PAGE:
SAN DIEGO -- Padres manager Andy Green said before Tuesday night's 7-1 win over the Dodgers that Los Angeles starter Kenta Maeda would provide a unique challenge for his hitters. Particularly Hunter Renfroe, who has had a tendency to expand the strike zone.
After a night that saw the rookie outfielder hit a three-run homer and an eighth-inning grand slam -- to drive in each and every run the Padres put on the scoreboard -- it's safe to say Renfroe met that challenge, becoming the first Padres rookie in history to drive in seven runs in a game.
He joined a group of 10 Padres hitters to claim that many RBIs in one game, in just his sixth Major League game.
"Boy can play," said Padres starter Paul Clemens, who held the Dodgers to just one run over five innings. "Boy can play the game."
San Diego's No. 3 overall prospect has become so highly touted for that ability to play the game, and has had no problems translating his plus power from scouting reports and Minor League stadiums to the Majors. So just how comfortable is he on the biggest stage?
"I'd rate it pretty high. I'm very comfortable," Renfroe said. "After the first intentional walk [in his Major League debut], it really helped me settle down in the box and really focus on what I'm doing up there.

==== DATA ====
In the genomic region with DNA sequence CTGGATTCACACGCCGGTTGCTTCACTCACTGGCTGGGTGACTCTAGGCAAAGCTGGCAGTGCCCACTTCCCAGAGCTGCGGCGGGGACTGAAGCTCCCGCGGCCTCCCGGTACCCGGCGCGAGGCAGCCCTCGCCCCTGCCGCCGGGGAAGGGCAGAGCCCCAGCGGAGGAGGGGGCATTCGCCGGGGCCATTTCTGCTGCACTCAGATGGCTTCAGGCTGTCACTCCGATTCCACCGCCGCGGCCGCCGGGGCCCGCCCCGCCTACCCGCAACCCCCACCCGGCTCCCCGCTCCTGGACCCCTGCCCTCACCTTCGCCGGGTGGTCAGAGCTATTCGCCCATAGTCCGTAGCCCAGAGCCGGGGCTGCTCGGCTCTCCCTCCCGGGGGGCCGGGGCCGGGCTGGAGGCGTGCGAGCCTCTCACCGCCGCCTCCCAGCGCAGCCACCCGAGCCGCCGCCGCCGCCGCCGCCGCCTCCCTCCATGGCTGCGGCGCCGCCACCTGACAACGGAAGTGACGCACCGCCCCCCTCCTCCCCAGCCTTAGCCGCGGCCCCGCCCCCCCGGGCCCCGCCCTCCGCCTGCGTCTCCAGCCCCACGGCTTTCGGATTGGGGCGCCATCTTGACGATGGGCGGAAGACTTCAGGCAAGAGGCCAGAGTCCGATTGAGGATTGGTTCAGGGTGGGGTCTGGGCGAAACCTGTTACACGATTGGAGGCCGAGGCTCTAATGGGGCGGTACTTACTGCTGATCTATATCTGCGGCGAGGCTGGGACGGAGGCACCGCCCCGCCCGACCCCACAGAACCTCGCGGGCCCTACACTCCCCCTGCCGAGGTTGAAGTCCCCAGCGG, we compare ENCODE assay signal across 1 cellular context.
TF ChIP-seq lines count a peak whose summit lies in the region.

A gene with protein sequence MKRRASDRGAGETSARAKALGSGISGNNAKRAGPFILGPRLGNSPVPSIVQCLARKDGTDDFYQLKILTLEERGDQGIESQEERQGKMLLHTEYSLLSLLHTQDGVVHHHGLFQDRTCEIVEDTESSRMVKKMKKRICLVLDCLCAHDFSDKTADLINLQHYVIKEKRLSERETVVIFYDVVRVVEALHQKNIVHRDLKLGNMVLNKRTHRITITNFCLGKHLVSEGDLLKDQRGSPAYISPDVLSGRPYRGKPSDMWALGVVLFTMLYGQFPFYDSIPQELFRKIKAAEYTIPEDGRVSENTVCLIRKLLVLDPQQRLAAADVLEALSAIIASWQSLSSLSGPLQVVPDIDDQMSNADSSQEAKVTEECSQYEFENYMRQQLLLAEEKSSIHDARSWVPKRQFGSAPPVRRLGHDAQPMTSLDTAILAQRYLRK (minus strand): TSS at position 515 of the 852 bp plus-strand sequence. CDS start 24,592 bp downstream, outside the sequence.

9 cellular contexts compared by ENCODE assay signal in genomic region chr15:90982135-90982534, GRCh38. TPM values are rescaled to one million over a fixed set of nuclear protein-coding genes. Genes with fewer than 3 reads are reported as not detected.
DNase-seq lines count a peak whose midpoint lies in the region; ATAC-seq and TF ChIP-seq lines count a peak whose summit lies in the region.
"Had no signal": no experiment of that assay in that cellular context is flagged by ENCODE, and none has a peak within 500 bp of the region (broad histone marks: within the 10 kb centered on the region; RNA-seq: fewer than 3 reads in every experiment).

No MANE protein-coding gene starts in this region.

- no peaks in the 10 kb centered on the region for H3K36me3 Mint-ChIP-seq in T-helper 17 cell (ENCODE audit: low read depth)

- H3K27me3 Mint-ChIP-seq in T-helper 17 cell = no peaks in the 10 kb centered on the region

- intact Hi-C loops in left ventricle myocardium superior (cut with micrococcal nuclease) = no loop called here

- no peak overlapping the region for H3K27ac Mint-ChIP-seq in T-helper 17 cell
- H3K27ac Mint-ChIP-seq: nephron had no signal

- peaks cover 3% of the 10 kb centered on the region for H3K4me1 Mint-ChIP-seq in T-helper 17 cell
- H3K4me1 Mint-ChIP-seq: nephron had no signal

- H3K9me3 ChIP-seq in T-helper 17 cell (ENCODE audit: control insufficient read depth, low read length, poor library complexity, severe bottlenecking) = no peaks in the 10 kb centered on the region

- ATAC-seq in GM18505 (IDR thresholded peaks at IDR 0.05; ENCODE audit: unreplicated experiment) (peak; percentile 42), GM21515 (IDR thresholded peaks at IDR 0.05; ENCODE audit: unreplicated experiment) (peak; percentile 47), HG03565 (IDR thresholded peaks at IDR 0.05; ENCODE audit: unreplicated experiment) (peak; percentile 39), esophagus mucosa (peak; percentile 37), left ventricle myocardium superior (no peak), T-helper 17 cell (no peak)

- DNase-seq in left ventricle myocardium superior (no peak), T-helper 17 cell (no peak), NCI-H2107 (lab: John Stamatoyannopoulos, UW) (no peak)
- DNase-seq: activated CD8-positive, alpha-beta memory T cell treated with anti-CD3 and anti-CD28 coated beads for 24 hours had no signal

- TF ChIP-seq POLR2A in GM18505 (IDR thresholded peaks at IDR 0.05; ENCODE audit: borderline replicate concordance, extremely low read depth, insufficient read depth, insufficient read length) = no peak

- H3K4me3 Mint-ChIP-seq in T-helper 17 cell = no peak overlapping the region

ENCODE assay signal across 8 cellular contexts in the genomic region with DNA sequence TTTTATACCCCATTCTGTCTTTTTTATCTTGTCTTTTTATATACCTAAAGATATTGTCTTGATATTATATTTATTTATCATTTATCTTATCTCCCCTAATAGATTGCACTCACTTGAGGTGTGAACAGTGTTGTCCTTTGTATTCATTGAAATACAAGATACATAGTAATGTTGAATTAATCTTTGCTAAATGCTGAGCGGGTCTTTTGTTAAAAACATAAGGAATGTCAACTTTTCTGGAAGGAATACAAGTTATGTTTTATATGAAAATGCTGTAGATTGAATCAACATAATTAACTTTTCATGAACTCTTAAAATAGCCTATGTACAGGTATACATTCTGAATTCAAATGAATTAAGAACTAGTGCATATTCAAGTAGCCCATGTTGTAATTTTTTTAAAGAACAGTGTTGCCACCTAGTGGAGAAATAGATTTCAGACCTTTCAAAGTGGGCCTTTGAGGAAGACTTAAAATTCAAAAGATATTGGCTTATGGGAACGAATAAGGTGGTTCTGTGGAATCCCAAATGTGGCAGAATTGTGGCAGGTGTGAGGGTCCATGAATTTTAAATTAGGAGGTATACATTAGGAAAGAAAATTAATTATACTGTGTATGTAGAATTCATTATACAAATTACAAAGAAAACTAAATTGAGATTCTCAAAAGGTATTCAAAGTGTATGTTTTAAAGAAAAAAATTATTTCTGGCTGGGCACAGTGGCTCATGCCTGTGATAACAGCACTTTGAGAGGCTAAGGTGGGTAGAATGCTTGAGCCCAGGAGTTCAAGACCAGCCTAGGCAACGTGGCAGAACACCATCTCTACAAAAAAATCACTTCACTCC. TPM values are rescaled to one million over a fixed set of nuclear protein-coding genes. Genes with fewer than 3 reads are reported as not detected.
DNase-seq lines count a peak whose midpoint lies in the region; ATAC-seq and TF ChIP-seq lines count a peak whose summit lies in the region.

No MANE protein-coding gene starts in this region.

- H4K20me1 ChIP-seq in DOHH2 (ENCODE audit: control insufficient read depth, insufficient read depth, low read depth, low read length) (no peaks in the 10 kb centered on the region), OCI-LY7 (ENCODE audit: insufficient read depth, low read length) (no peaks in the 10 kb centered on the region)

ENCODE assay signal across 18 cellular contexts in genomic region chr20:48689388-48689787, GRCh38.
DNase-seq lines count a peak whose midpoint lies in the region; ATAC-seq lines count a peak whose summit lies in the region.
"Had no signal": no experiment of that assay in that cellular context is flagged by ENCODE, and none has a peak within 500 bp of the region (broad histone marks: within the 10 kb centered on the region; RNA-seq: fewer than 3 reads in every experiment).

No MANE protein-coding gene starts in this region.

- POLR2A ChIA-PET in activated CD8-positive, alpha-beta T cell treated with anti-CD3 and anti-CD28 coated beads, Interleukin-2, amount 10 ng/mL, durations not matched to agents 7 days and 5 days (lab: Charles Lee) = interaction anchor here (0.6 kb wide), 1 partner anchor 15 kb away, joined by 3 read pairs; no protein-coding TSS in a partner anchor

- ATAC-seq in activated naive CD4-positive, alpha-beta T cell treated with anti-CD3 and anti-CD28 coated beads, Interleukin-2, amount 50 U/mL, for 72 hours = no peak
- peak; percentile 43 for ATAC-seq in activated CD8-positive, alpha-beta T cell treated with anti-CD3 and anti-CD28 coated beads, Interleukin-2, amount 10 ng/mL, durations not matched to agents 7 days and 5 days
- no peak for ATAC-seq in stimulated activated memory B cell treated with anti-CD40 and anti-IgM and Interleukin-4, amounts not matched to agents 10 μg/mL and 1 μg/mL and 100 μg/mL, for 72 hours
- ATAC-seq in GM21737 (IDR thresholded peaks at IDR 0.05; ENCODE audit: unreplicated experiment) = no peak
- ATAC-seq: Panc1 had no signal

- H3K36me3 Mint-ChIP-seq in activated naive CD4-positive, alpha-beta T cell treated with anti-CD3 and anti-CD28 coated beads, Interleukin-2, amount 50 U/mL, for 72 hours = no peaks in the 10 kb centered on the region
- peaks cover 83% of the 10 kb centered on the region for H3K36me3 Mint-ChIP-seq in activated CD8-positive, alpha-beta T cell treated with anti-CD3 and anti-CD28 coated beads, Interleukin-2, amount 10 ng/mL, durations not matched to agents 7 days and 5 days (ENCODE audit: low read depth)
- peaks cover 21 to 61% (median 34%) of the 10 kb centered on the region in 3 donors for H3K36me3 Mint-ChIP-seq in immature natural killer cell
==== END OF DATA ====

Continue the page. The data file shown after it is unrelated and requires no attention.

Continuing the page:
"You just have to look for something out over the plate and in your zone, or where you're looking to hit the ball that day, that at-bat. Just kind of focus on there, and if it's not there, shut it down."
Green has been impressed with that approach, and said it was really the only thing that would hold the 24-year-old right fielder back.
"If he stays in the zone, he's going to be really good," Green said. "And he stayed in the strike zone almost the whole day today. He didn't chase at all. … It was a pretty spectacular day."
Renfroe jumped on an 81-mph slider from Maeda in the first inning, hitting a moonshot that traveled a Statcast-estimated 380-feet before topping himself in the eighth. Against Louis Coleman -- who Green said is "not an easy guy to face" for righties -- Renfroe worked a full count, fouled off a pitch and then squared up an 87-mph fastball that traveled 422-feet to center field, scoring four runs in the process.
"[He] saw a lot of sliders and got a fastball out over [the plate]," Green said, "and that's about as hard as I've seen a baseball hit all year."
Renfroe's first career grand slam put him in the company of fellow rookies Ryan Schimpf and Alex Dickerson, who have also hit their first grand slams this season. The Padres' three rookie grand slams this year is one shy of the rest of MLB's rookies combined.
In addition, Renfroe is now just the second San Diego batter to hit three home runs within his first six games. The other? Yasmani Grandal, who was sitting behind the plate for the Dodgers with a better view of Renfroe's power than anyone else in Petco Park.
"Hunter Renfroe is going to be a dynamic player at this level when he stays in the strike zone," Green said. "And there's really no other message for or about him. He can hit anything. He just has to get them over the plate.
"And when he does that, he does as much damage as anybody we have."